Dangers of Asbestos

The tiny fibers that comprise asbestos material are the real culprit when it comes to health risks. Once they are set free in the air they become a danger to any living person or animal that breathes them in. It can cause a rare form of cancer called mesothelioma, or simply attack the lung function in other ways. Exposure over time can prove fatal in some cases.

Asbestos Cleanup and Asbestos Removal

The fibers from asbestos are considered so toxic that you should not attempt removal on your own. This is a project that should be well-planned and carried out by a professional licensed team like one at American Restoration. Anything less could mean putting the lives of you and your family at risk for serious health problems on down the line. It is not worth taking the chance. Asbestos cleanup is a sound investment for the sake of safety.

Asbestos Abatement

Our experts at SERVPRO Albuquerque Restoration will come to your location and make a determination as to whether it is actually asbestos material. You can trust experienced professionals that are EPA/AHERA certified to make the right call. They will formulate a plan for the safe removal from your home or business. You will be involved in every level of planning so that you know the time frame and cost.

Contact the professionals at SERVPRO Albuquerque Restoration today for complete and safe asbestos removal.

The lucrative business of cleaning crime scenes

7/21/2016 (Permalink)

Biohazard The lucrative business of cleaning crime scenes Workers clean up an area surrounded by crime scene tape.

Despite a drop in violent crime across the United States, the crime-scene cleanup industry has boomed. Profits for the nearly 600 firms in the United States totaled more than $99 million in 2015, on revenues of $357.5 million, according to IBISWorld, a market research group. But those profits are sometimes reaped from those who can ill afford costs that may run into the tens of thousands of dollars when insurers do not pay.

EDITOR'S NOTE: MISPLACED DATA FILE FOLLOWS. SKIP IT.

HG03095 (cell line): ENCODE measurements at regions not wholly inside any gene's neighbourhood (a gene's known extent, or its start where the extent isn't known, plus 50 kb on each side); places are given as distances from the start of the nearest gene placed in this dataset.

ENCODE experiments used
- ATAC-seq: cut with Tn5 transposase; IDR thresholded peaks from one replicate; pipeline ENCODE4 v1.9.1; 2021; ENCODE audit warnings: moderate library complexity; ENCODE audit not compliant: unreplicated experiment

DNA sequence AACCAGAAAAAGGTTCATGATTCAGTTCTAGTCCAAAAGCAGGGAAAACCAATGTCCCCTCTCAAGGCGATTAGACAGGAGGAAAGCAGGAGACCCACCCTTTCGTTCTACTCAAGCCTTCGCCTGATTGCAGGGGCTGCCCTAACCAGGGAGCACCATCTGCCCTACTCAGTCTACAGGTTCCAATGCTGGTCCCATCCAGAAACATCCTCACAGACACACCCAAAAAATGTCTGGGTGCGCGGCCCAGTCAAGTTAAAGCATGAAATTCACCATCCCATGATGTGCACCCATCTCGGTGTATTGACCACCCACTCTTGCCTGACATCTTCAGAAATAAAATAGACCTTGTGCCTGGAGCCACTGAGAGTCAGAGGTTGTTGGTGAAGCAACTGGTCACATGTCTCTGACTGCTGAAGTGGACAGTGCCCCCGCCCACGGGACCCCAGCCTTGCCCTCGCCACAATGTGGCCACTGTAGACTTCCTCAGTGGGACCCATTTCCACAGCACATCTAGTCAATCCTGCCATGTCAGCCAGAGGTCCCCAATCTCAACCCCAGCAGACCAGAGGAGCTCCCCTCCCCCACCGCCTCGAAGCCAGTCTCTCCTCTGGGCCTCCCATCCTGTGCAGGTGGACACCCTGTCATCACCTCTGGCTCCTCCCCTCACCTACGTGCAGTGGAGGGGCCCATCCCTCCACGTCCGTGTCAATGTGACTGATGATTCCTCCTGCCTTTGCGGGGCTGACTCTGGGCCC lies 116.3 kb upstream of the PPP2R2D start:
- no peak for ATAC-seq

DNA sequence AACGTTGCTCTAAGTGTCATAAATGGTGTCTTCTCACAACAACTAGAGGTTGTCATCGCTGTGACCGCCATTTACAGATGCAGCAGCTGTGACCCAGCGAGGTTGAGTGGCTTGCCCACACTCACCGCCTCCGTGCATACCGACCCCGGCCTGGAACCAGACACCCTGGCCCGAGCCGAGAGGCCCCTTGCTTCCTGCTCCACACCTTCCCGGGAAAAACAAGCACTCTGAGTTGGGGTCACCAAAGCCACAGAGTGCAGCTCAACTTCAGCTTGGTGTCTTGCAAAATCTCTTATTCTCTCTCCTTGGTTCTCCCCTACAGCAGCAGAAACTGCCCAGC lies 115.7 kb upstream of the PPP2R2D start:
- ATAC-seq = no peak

Some say the field was not so crowded six years ago, and owners credit the boom to its depiction in popular media, including the indie film Sunshine Cleaning.

Weak or nonexistent government regulations, on such issues as training and proper cleaning standards, have allowed too many people to get into the business and are starting to drive down profits.

The lack of regulation has made cleaning companies rely on self-policing through the American Bio Recovery Association, which certifies operators and sets standards. But those rules are unenforceable, and the group simply asks that companies fall in line.

For consumers, the problem with biohazard removal is its price. Cleanups can cost from $1,000 to $40,000.

 Homeowners insurance typically covers most of the costs to clean up a crime scene, but coverage usually is lumped together under the same coverage as fire and water damage, And because there is no specific exclusion for crime-scene cleanup, insurance adjusters can underestimate the real cost.

Bottom line, end of story is that biorecovery is not the same as having a fire or a flood in the house, As a result, there will be instances in which insurers won't pay the full bill, leaving it to consumers to shell out the rest.


5/6/2016 (Permalink)

Most people are used to seeing crime scene investigators collection evidence. But after all their pictures of the scene are taken, someone has to come in and clean up.

Hollywood has often portrayed the crime scene clean-up process.

The film "Sunshine Cleaning" profiles two women who start a crime scene cleaning company. In "Pulp Fiction," actors John Travolta and Samuel L. Jackson famously get help from Harvey Keitel to clean up their own crime scene.

And ABC's "How to Get Away with Murder" shows people desperately trying to clean crime scene evidence.

But in real life, the legal clean-up truck that arrives is from SERVPRO Albuquerque Restoration.

The clean-ups are typically paid for with homeowner insurance.

When tear gas is fired, it takes up to three months to clean.

While some may ask who would want to do this job, employees like the fact it's always something different every day at work.

Life after suicide: Group helps mourners through cleanup, funerals and grieving

5/3/2016 (Permalink)